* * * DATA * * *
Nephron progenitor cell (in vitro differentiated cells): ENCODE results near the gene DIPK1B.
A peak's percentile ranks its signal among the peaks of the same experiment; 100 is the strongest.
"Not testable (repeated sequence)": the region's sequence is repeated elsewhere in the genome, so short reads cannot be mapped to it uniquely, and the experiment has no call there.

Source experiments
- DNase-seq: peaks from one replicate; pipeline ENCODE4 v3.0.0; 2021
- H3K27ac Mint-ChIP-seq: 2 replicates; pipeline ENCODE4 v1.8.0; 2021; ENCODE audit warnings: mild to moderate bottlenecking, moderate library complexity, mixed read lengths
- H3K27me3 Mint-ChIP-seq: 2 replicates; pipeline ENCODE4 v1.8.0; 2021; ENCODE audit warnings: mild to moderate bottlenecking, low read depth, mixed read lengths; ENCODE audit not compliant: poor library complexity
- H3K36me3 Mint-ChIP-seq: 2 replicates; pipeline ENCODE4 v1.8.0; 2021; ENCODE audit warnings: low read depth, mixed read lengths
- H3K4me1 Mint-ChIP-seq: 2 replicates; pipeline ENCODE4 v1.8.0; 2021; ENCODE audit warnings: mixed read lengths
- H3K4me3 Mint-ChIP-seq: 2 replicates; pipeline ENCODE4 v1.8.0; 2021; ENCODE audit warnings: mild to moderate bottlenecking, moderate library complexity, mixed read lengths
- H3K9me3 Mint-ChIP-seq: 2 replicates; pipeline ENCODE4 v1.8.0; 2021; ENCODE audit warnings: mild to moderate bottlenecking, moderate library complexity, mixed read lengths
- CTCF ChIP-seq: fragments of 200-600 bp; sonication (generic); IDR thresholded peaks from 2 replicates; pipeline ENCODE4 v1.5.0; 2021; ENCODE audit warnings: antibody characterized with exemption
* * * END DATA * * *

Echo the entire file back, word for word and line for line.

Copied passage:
Nephron progenitor cell (in vitro differentiated cells): ENCODE results near the gene DIPK1B.
A peak's percentile ranks its signal among the peaks of the same experiment; 100 is the strongest.
"Not testable (repeated sequence)": the region's sequence is repeated elsewhere in the genome, so short reads cannot be mapped to it uniquely, and the experiment has no call there.

Source experiments
- DNase-seq: peaks from one replicate; pipeline ENCODE4 v3.0.0; 2021
- H3K27ac Mint-ChIP-seq: 2 replicates; pipeline ENCODE4 v1.8.0; 2021; ENCODE audit warnings: mild to moderate bottlenecking, moderate library complexity, mixed read lengths
- H3K27me3 Mint-ChIP-seq: 2 replicates; pipeline ENCODE4 v1.8.0; 2021; ENCODE audit warnings: mild to moderate bottlenecking, low read depth, mixed read lengths; ENCODE audit not compliant: poor library complexity
- H3K36me3 Mint-ChIP-seq: 2 replicates; pipeline ENCODE4 v1.8.0; 2021; ENCODE audit warnings: low read depth, mixed read lengths
- H3K4me1 Mint-ChIP-seq: 2 replicates; pipeline ENCODE4 v1.8.0; 2021; ENCODE audit warnings: mixed read lengths
- H3K4me3 Mint-ChIP-seq: 2 replicates; pipeline ENCODE4 v1.8.0; 2021; ENCODE audit warnings: mild to moderate bottlenecking, moderate library complexity, mixed read lengths
- H3K9me3 Mint-ChIP-seq: 2 replicates; pipeline ENCODE4 v1.8.0; 2021; ENCODE audit warnings: mild to moderate bottlenecking, moderate library complexity, mixed read lengths
- CTCF ChIP-seq: fragments of 200-600 bp; sonication (generic); IDR thresholded peaks from 2 replicates; pipeline ENCODE4 v1.5.0; 2021; ENCODE audit warnings: antibody characterized with exemption